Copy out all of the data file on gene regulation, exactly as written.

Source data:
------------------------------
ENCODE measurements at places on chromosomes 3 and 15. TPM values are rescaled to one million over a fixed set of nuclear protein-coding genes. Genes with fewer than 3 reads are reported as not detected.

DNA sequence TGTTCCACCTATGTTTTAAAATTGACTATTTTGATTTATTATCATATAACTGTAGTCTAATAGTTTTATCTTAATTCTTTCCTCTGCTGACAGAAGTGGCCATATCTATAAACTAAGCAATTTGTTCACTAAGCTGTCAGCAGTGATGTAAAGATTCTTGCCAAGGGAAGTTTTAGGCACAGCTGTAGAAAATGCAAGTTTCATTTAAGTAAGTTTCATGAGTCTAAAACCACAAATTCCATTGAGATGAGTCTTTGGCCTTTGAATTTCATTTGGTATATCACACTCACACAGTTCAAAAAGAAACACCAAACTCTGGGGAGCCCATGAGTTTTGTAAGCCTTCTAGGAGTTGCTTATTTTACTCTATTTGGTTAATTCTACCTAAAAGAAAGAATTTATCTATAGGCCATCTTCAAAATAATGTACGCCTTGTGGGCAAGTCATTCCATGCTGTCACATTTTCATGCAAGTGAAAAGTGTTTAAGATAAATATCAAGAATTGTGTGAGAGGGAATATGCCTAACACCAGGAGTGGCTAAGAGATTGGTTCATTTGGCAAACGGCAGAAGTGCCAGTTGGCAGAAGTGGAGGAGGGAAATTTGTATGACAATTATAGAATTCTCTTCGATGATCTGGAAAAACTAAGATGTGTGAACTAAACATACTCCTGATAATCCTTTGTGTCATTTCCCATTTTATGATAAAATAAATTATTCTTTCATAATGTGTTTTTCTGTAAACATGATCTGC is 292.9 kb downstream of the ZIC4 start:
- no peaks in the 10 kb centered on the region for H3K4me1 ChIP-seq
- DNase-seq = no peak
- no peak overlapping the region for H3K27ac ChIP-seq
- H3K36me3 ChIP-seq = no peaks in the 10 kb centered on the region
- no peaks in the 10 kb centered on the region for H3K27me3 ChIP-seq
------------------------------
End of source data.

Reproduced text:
ENCODE measurements at places on chromosomes 3 and 15. TPM values are rescaled to one million over a fixed set of nuclear protein-coding genes. Genes with fewer than 3 reads are reported as not detected.

DNA sequence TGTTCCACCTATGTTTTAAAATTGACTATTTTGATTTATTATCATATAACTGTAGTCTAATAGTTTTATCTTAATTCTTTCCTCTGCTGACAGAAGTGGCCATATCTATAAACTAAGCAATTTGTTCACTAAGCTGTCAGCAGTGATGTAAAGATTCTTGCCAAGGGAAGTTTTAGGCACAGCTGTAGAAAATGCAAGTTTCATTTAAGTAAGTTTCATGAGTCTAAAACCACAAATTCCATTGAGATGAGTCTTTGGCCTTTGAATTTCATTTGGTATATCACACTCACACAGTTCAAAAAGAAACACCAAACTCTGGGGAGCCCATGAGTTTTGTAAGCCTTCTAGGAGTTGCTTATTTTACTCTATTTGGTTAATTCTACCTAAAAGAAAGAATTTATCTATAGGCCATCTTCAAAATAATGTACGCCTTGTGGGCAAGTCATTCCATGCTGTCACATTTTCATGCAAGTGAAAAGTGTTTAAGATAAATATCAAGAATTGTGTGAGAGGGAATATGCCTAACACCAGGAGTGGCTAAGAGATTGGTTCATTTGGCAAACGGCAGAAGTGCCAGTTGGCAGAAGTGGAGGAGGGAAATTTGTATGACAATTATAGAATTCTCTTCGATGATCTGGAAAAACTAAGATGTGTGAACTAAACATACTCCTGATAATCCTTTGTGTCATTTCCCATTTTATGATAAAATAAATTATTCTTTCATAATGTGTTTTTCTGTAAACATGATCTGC is 292.9 kb downstream of the ZIC4 start:
- no peaks in the 10 kb centered on the region for H3K4me1 ChIP-seq
- DNase-seq = no peak
- no peak overlapping the region for H3K27ac ChIP-seq
- H3K36me3 ChIP-seq = no peaks in the 10 kb centered on the region
- no peaks in the 10 kb centered on the region for H3K27me3 ChIP-seq